The Daffodil Orchid, Ipsea speciosa, is a rare endemic terrestrial orchid species found in the highland grasslands of Sri Lanka. Due to the restricted distribution range, this species is considered as an endangered taxon. This study aimed to assess the present state of I. speciosa populations outside of protected areas. During field investigations of nine selected grasslands, the abundance of I speciosa and accompanying plant species composition was determined. The abundance of I. speciosa varied from 2 to 23 flowering plants per site. Species composition in study sites consisted of 41 plant taxa that included 12 invasive species. Habitat deterioration, intentional burning, clearing of vegetation, and spread of invasive alien plant species were found to be the most significant threats to highland grasslands and the orchid. During the survey, we observed the rapid spreading of invasive species in most of the sites which suggests that the terrestrial orchid population could shrink further. Apart from intentional burning, other serious threats to the orchids are various anthropogenic activities such as illegal collection for medicinal purposes and establishing timber plantations that negatively impact native grassland flora including terrestrial orchids. Our results suggest that a continuous monitoring program for I. speciosa should be initiated. Additionally, monitoring of potentially adverse anthropogenic activities is considered to be vital for the conservation of valuable grasslands and native flora of Sri Lanka.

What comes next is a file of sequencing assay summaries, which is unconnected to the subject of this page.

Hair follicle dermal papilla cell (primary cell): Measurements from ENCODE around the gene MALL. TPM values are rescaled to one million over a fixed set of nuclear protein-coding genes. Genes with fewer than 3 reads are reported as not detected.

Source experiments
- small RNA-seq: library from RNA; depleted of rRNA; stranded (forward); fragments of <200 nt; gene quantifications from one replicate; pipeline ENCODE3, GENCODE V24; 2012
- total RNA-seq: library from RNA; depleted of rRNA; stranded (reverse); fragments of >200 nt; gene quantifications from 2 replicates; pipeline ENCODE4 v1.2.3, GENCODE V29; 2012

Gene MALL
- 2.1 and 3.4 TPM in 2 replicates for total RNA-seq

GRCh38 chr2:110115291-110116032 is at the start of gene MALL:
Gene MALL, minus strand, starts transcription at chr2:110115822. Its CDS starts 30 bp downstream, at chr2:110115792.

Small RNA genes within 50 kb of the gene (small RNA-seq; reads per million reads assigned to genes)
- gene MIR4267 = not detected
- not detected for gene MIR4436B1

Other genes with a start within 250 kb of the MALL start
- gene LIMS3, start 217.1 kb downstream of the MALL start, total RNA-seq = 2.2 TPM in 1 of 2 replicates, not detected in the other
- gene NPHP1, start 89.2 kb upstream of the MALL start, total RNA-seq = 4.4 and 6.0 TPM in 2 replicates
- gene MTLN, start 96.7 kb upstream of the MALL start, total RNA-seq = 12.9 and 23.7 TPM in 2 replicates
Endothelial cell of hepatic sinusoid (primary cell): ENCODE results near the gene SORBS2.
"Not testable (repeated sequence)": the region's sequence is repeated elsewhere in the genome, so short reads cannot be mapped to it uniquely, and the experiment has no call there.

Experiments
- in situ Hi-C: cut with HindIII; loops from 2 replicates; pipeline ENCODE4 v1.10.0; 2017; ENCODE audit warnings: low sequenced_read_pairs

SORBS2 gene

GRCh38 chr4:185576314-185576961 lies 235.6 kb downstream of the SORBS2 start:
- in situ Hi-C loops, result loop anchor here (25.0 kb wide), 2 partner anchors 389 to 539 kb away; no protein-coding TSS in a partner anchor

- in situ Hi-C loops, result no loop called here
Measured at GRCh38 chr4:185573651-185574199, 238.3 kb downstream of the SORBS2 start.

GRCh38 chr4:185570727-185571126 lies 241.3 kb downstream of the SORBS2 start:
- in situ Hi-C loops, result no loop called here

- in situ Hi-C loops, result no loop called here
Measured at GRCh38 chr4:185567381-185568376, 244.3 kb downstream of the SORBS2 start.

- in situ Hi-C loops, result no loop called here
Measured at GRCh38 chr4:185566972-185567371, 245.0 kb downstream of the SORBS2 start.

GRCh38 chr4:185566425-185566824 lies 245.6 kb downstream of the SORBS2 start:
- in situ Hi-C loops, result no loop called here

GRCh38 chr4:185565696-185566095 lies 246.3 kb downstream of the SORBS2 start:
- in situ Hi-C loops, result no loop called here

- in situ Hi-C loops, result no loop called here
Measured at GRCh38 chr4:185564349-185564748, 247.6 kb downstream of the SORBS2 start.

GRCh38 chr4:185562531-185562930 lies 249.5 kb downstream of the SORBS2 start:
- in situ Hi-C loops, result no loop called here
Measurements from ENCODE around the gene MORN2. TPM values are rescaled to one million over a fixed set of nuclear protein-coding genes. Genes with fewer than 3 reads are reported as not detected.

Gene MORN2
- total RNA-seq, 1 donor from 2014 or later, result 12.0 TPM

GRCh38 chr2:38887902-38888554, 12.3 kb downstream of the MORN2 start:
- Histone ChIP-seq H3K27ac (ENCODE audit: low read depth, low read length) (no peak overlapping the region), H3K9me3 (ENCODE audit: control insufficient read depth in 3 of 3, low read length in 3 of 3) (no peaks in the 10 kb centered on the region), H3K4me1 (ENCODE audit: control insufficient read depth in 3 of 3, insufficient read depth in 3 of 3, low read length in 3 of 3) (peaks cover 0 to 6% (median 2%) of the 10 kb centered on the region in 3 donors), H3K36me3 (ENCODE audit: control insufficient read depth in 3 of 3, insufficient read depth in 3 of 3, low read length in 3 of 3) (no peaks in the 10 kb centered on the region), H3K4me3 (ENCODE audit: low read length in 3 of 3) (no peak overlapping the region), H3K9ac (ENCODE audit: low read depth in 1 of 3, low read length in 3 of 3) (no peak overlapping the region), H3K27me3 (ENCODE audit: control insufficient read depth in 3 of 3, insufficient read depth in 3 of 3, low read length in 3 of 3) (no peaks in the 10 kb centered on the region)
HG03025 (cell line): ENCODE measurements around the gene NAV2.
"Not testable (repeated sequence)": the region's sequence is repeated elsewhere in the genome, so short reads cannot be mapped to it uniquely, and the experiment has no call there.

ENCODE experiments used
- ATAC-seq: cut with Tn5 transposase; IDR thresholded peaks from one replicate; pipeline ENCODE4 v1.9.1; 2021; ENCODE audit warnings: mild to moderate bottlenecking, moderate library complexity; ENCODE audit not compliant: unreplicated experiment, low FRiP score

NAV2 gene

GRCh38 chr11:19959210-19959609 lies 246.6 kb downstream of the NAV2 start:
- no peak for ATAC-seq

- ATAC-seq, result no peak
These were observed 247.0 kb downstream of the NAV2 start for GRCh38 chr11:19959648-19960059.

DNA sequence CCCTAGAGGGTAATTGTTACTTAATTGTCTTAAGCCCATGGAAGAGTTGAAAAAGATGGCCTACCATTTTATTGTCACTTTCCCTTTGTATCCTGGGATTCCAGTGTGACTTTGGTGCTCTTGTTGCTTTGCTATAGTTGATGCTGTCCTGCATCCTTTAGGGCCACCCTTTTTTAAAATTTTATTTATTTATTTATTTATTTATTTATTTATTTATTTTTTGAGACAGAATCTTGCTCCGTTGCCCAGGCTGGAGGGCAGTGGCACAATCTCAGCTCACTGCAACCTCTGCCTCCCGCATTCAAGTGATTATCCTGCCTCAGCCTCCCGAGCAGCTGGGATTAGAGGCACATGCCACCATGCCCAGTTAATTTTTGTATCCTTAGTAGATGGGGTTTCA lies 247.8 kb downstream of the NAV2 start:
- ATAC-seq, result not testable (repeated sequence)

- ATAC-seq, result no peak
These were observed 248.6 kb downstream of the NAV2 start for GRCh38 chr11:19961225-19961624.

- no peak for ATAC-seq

Key worDS: Epidendroideae, grasslands, invasive species, native flora, terrestrial orchids, threatened species